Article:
The Africa-China Reporting Project, in partnership with the Institute for Global Dialogue (IGD) and the Friedrich Ebert Stiftung hosted a Symposium at Wits University’s Senate Room on July 20 under the theme High time for a common integrated African policy on China.
China’s first policy towards Africa was released in 2006 and a second version was released in 2015, yet Africa remains without a common policy towards China. As the current co-chair of the Forum on China-Africa Cooperation (FOCAC), South Africa is uniquely positioned to guide the consolidation of the African agenda and framework in Africa-China engagements, including the realisation of greater collaboration with the outcomes of the African Union’s Agenda 2063.
The Symposium assembled key players in research and development, government and policy from Africa and China. The starting point of the event was to understand common African positions from which a common framework could be developed that could in turn be used to impact African agency and develop a common African policy framework towards China by the time of the next Forum on China Africa Cooperation (FOCAC) meeting in 2018. This Symposium is envisaged to be the beginning of an ongoing process of discussion and networking to ultimately lead to a common African policy framework on China.
The Symposium’s first panel, Towards a common African policy on China: Prospects, politics and challenges, consisted of Dr Paul Tembe from the Thabo Mbeki Leadership Institute (TMALI), Dr Bob Wekesa from the Africa-China Reporting Project, Wu Yu-Shan, Senior Researcher in foreign policy at the South African Institute of International Affairs (SAIIA), and was chaired by Dr Philani Mthembu from IGD.
In his presentation (click to view), Dr Wekesa analysed the key themes underpinning FOCAC and its suitability as a channel for African agency. Dr Wekesa further explored the importance of an African policy towards China and how it should take cognizance of Africans’ perceptions about FOCAC; he further outlined the pathways available for Africa in charting an African China policy. Dr Paul Tembe in his presentation was of the view that Africa needed to look beyond FOCAC to find better channels for its own agency. He emphasised the importance of understanding China through Chinese culture and customs, and also assessed whether Africa needs a collective China strategy or whether individual African states should draw their own China policy based on their own priorities.
Following the first panel the Symposium assembled breakout sessions consisting of ‘policy framing’ groups that would report back to the large assembly.
The first group discussed the key pillars of cooperation including industrialisation, trade and investment, green development, infrastructure, poverty reduction and security cooperation, and whether they aligned with Africa’s needs; the second group discussed soft power, cultural exchanges, people-to-people engagements, public diplomacy, the role of media and how it has influenced perceptions of China in Africa; and the third group discussed African agency and how to maximise Africa’s comparative advantages, notably South Africa’s role as co-chair of FOCAC.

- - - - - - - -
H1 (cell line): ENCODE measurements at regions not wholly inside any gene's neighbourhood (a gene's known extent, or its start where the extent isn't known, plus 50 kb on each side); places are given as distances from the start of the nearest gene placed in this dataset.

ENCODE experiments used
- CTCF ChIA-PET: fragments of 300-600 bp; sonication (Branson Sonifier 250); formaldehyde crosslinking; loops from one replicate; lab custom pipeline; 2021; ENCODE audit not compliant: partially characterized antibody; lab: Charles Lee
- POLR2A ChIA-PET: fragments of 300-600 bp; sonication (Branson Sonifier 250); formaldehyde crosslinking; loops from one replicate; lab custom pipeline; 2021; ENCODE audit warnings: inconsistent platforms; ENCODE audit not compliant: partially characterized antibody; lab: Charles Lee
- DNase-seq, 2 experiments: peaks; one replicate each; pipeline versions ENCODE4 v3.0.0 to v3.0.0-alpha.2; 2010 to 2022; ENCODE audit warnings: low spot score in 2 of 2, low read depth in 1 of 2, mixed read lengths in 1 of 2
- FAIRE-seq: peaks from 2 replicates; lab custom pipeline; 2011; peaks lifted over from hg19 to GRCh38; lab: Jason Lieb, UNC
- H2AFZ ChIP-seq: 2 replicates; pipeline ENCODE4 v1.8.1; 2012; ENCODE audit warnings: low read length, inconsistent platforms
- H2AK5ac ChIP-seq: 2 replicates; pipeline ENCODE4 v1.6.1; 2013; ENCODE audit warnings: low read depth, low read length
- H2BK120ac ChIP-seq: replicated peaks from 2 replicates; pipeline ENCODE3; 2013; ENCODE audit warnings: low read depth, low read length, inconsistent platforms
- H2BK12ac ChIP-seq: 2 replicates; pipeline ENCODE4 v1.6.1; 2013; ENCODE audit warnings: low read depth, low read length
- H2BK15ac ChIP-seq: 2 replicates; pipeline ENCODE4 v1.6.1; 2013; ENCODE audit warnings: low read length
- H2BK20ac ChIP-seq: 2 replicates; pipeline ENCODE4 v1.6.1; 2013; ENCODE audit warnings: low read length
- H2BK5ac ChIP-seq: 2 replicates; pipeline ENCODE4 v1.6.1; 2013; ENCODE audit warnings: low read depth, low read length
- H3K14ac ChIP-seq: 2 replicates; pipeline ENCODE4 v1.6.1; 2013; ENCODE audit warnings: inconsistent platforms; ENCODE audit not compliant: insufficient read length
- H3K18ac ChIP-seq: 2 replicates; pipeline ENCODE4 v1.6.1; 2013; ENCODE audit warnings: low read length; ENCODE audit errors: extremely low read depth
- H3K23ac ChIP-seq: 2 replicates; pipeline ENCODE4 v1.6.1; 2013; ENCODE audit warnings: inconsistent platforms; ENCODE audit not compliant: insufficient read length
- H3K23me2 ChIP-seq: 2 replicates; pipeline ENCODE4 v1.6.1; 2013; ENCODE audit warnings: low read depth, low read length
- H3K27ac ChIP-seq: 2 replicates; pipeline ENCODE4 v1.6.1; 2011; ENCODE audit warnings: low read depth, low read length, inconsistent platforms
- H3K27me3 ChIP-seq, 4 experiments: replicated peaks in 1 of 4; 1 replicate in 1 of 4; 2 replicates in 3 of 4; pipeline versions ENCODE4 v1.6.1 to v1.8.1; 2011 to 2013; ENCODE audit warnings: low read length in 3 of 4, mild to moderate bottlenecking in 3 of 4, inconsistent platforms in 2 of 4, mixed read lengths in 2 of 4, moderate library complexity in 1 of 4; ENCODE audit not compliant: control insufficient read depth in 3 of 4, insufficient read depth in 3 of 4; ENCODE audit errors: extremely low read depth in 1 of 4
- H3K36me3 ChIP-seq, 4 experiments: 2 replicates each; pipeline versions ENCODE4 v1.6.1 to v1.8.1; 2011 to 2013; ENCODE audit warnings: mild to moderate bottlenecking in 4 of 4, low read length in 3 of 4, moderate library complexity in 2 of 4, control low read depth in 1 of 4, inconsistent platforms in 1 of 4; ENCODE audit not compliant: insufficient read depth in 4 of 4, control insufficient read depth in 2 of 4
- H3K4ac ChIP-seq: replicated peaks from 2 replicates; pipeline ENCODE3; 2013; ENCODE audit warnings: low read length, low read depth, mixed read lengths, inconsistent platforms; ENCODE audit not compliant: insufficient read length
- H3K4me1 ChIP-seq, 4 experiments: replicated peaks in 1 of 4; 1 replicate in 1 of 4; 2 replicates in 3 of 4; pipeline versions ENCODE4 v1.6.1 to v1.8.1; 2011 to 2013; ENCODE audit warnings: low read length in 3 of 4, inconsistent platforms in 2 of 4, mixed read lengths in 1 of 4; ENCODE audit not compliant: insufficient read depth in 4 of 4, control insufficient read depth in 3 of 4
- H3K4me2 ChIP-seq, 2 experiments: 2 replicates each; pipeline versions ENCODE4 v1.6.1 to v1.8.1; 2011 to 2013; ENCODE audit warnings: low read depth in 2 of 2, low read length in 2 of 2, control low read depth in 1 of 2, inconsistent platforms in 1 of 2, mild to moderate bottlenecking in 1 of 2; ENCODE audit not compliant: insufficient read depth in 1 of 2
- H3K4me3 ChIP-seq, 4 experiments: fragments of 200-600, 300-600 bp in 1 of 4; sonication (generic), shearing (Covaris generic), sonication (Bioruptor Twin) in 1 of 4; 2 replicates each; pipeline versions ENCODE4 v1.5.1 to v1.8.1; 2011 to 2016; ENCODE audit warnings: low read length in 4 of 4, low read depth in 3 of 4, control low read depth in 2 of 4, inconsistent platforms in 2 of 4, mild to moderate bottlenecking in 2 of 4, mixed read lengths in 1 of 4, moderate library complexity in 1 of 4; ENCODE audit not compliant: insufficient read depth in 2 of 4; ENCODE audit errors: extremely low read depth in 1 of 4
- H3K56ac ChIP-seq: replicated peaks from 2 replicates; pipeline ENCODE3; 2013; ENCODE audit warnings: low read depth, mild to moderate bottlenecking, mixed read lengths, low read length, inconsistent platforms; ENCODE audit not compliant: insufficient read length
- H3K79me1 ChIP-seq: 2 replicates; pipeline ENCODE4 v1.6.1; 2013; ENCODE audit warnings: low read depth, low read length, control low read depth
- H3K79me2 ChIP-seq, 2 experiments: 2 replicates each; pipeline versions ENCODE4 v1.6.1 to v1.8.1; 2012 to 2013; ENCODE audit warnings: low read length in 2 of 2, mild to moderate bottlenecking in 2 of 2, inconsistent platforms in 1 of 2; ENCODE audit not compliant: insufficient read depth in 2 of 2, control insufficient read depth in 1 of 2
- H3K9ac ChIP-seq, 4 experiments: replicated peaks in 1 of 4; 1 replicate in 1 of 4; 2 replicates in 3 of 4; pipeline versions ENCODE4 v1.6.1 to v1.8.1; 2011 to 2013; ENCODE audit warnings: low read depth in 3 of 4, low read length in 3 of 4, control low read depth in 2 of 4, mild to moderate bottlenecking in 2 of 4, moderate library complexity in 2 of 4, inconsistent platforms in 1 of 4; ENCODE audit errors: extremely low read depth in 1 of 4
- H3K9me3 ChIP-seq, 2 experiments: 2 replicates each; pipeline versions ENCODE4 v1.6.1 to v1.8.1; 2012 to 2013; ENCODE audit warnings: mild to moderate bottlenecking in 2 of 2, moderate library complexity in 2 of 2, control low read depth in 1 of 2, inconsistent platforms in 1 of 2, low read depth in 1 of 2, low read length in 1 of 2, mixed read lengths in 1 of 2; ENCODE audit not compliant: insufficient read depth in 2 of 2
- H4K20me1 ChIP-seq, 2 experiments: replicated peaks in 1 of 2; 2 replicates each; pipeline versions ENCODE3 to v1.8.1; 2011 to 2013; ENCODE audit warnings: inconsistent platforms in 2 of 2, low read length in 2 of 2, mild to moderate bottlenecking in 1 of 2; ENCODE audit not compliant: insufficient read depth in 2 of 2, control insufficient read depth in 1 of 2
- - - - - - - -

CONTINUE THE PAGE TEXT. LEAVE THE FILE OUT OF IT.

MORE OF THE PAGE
The second panel, Taking stock of implementation of Johannesburg Action Plan 2016 – 2018: Key milestones and the way forward, consisted of Mr Mahdi Basadien, Director: China at the Department of International Relations and Cooperation (DIRCO); Mr Xiao Yewen, Counsellor at the Embassy of China in South Africa; and was chaired by Meryl Burgess from the Centre of Chinese Studies.
Mr Basadien’s presentation analysed the way forward for the implementation of the FOCAC Action Plan 2016–2018 and FOCAC Priority Projects. Mr Xiao’s presentation analysed the results of the 2015 FOCAC Summit where Chinese President Xi Jinping and African leaders asserted priority would be given to the implementation of ten major China-Africa cooperation plans in industrialisation, agricultural modernisation and other aspects. Mr Xiao also assessed implementation of the outcomes of the FOCAC Johannesburg Summit.
Concluding remarks were presented by Barry van Wyk, Project Coordinator of the Africa-China Reporting Project, and by Dr Philani Mthembu of IGD. Mr Van Wyk stated that what might emerge from this Symposium is not necessarily a common African policy but a common African framework that utilises a multi-pronged approach. He added that in order to do this various African networks like the one gathered for this Symposium can be integrated and leveraged to feed into this common African framework. Dr Mthembu underlined the importance of such forums and engagements as they pave the way towards crucial dialogue and development of foreign policy frameworks.
It was agreed at the conclusion of the Symposium that delegates will continue working together to develop a document over the coming months that will incorporate a common African framework towards China. This document will be critically interrogated and expanded and used to integrate more stakeholders from government, research and other sectors, and be finalised by the time of the next FOCAC meeting in 2018. Outcomes and reports from these discussions will be tabled in a formal policy brief which will be shared on the website of the Africa-China Reporting Project, Africachinareporting.co.za.
The Africa-China Reporting Project would like to thank the partners, collaborators, speakers and attendees for contributing to the success of this Symposium. As this is an ongoing discussion towards the final African policy framework document on China, we will continue to proactively publish all developments and updates.